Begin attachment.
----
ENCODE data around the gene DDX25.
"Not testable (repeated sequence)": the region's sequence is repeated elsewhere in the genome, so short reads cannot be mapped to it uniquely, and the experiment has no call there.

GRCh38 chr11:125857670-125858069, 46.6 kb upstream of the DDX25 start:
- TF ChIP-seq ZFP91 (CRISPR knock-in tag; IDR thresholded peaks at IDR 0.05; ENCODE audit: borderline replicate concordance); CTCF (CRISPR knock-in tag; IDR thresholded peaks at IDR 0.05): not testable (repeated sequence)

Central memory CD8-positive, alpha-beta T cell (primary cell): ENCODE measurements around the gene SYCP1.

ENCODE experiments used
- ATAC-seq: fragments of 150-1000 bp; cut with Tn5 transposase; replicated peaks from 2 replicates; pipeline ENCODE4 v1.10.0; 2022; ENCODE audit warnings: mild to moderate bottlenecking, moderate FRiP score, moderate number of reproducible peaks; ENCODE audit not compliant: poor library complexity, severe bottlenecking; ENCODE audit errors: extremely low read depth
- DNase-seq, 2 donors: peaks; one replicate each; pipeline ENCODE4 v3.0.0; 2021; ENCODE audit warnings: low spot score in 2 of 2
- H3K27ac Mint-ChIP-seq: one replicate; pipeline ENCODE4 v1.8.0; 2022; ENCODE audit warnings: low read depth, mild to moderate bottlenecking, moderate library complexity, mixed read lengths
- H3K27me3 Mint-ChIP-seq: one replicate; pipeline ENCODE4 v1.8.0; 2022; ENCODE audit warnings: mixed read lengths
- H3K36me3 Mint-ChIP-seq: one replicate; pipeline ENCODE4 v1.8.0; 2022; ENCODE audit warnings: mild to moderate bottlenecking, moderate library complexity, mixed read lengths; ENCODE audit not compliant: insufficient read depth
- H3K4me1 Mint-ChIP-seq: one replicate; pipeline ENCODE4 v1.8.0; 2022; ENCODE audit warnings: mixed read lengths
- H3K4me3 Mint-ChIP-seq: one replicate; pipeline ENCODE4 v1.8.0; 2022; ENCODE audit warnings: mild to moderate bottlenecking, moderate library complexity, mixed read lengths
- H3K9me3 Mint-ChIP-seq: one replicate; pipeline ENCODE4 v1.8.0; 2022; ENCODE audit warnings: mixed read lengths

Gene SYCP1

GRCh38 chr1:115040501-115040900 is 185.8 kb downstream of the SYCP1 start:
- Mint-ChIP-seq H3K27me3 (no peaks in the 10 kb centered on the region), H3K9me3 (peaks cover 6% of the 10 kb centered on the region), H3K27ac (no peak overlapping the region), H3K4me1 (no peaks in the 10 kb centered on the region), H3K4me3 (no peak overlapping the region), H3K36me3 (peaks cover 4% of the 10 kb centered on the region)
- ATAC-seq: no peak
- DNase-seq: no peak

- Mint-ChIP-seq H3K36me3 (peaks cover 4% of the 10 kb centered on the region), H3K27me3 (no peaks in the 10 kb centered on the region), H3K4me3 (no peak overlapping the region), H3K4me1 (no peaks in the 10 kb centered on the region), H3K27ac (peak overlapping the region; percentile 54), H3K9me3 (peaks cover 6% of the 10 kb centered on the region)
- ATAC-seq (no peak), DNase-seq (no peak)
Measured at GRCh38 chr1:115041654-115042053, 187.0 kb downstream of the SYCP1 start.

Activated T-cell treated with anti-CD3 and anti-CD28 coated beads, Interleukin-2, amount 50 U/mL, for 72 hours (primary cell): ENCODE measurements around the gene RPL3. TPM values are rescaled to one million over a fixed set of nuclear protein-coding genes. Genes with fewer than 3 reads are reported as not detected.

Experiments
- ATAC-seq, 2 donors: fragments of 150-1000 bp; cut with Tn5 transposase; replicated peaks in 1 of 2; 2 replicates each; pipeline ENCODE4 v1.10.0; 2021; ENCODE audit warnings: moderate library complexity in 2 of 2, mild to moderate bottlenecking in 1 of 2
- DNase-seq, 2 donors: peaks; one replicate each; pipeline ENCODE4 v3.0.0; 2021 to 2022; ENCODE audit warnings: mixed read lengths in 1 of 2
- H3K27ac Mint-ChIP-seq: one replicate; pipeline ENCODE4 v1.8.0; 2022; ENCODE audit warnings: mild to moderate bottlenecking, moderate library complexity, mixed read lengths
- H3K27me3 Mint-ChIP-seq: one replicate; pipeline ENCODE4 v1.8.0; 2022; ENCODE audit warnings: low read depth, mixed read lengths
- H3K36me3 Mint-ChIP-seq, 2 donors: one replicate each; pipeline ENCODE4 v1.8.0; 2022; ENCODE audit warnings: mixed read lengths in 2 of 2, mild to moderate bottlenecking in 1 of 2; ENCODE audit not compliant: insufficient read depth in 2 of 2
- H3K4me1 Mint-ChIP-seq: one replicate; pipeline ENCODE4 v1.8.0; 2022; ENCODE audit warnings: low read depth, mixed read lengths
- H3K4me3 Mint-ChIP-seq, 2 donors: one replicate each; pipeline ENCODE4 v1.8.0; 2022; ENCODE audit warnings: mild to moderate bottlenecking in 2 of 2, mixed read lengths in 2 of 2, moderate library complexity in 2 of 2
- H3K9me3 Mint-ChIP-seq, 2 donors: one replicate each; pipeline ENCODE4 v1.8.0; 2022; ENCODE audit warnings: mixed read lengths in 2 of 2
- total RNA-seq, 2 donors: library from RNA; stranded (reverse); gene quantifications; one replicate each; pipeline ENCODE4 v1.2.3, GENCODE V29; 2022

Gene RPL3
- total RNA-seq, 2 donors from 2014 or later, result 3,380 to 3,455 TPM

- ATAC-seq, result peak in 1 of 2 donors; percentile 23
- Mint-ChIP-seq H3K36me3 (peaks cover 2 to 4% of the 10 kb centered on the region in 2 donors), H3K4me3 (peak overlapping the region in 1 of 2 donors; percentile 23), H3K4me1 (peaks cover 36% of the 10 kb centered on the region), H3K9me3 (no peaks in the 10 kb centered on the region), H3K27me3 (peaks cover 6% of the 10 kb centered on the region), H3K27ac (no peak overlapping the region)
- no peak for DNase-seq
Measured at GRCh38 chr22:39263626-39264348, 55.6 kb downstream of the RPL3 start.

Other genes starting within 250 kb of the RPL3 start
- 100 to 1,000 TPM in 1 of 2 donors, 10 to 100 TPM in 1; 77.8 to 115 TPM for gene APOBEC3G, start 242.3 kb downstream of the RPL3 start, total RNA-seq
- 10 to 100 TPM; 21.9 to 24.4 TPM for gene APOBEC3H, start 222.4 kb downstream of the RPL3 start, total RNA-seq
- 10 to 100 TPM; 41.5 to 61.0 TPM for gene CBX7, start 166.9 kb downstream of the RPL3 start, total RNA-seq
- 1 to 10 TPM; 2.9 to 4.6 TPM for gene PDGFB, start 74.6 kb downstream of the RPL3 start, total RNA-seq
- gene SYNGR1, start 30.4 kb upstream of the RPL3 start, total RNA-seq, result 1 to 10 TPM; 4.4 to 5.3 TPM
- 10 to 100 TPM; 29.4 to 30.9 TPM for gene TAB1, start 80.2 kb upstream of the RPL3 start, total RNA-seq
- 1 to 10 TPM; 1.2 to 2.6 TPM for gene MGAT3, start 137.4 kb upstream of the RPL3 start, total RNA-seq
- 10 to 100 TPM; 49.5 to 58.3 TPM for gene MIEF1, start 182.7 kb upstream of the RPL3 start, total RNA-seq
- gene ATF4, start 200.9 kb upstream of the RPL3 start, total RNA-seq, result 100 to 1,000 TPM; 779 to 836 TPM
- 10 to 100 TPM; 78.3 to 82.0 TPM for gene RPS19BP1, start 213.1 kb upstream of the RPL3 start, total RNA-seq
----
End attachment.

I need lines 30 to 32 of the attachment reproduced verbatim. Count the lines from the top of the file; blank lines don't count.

- H3K4me1 Mint-ChIP-seq: one replicate; pipeline ENCODE4 v1.8.0; 2022; ENCODE audit warnings: low read depth, mixed read lengths
- H3K4me3 Mint-ChIP-seq, 2 donors: one replicate each; pipeline ENCODE4 v1.8.0; 2022; ENCODE audit warnings: mild to moderate bottlenecking in 2 of 2, mixed read lengths in 2 of 2, moderate library complexity in 2 of 2
- H3K9me3 Mint-ChIP-seq, 2 donors: one replicate each; pipeline ENCODE4 v1.8.0; 2022; ENCODE audit warnings: mixed read lengths in 2 of 2